FIGS. 2 and 3 are two block circuit diagrams of driving-pedal delay circuits for small-and large-signal modes of operation, respectively.

FIG. 4 is a flow diagram for the mode of operation of the circuit of FIG. 2;

FIG. 5 is a flow diagram for the mode of operation of the circuit of FIG. 3;

FIG. 6 is a block circuit diagram of a combination of the circuits of FIGS. 2 and 3;

FIG. 7 is a flow diagram for the functioning of the circuit of FIG. 6;

FIG. 8 is a flow diagram showing the treatment of the specialized operating conditions represented by acceleration and deceleration; and,

FIG. 9 illustrates the complete course of the program in the form of a flow diagram.

DESCRIPTION OF THE EXEMPLARY EMBODIMENTS

FIG. 1, in the form of a block circuit diagram, shows the most essential elements in the trigger circuit for the regulator rod of a Diesel injection pump. However, the actual engine type is of no significance in terms of the invention, because the invention relates to the electronics subsequent to the driving pedal. The driving pedal and an associated driving-pedal position transducer are indicated by reference numeral 10. The driving-pedal delay circuit 11 will be referred to below simply as a delay or filter circuit. A performance graph 13 follows, as well as a minimum-value selection circuit 14, to which the output signal of a full-load limiting circuit 15 can additionally be delivered. The output signal of the minimum-value selection circuit 14 finally reaches an electromagnetic final control element or servomotor 16 for setting the regulator rod of the injection pump for the Diesel engine.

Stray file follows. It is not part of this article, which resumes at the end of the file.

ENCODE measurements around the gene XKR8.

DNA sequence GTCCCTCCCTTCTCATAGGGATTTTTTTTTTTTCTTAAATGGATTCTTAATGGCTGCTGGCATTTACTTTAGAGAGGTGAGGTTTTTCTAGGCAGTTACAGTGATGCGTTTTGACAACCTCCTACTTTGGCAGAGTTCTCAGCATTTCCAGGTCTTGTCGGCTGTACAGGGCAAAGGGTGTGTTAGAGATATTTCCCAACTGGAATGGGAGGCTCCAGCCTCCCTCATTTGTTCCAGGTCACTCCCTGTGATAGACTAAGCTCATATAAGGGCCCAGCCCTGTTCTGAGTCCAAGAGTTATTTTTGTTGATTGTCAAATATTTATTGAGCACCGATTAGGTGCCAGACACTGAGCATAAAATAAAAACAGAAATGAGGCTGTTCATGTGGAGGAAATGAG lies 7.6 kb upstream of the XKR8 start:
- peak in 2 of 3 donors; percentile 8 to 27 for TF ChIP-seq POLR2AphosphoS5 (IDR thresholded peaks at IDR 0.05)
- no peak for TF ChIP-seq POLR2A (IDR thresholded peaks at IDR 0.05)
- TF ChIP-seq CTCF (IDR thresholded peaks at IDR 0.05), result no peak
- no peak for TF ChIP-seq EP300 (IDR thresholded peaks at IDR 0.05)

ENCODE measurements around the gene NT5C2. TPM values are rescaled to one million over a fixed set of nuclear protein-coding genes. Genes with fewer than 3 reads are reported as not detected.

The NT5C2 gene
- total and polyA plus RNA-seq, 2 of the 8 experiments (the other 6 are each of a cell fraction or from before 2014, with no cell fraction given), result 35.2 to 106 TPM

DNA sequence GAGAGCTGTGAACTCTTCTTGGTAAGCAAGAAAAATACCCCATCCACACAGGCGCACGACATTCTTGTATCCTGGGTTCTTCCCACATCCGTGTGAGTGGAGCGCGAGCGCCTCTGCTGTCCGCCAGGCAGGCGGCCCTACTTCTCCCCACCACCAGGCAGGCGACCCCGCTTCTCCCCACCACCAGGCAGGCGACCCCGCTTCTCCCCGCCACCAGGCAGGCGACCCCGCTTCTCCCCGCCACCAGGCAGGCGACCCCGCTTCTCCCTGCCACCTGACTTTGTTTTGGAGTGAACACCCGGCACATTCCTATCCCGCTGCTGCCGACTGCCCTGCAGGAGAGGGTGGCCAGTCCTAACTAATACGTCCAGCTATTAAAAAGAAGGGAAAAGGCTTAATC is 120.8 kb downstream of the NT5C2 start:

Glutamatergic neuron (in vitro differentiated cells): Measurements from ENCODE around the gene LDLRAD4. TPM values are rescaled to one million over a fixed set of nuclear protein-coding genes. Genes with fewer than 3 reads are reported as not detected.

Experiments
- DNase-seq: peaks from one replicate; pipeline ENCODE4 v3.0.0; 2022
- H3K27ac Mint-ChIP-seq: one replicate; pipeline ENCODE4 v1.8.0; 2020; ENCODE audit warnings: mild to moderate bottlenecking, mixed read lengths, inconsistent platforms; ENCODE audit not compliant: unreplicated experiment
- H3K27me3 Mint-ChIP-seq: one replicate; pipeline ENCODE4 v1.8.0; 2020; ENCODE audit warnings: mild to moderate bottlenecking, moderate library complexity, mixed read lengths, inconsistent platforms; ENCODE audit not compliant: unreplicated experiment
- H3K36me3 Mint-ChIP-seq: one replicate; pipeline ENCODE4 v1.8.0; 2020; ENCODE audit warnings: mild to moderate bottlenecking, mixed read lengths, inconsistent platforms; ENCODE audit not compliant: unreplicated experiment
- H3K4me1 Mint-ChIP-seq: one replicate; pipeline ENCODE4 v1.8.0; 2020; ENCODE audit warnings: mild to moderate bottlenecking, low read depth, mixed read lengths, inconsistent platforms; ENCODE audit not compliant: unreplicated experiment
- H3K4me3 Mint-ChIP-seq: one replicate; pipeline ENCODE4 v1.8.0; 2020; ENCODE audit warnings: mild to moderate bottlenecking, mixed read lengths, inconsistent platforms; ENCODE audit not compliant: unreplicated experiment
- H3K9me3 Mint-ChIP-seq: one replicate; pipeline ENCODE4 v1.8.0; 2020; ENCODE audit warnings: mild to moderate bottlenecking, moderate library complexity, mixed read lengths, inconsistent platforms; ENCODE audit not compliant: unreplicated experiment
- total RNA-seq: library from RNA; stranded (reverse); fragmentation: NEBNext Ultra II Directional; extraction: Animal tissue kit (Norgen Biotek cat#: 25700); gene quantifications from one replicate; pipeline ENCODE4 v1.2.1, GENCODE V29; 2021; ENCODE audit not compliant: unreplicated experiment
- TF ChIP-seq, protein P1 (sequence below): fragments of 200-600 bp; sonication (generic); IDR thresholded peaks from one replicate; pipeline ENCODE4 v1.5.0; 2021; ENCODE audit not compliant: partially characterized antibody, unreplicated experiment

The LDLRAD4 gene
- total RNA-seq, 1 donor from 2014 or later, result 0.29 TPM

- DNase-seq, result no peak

The fundamental apparatus shown in FIG. 1 is known. The invention relates to the functioning of block 11, that is, the driving-pedal delay circuit, and to its realization.

It has proved to be efficacious to dispose the block 11 so that it precedes the performance graph 13. However, under specialized conditions, it may be advantageous for the performance graph 13 to be disposed directly following the driving pedal and its driving-pedal position transducer 10.

FIG. 2 shows a first version of a driving-pedal delay circuit apparatus 11, which functions in accordance with the variation Δα in the driving-pedal signal α. Depending on the driving-pedal variation Δα, either the direct value α or a delayed value αd is switched through to an output 18 of the apparatus.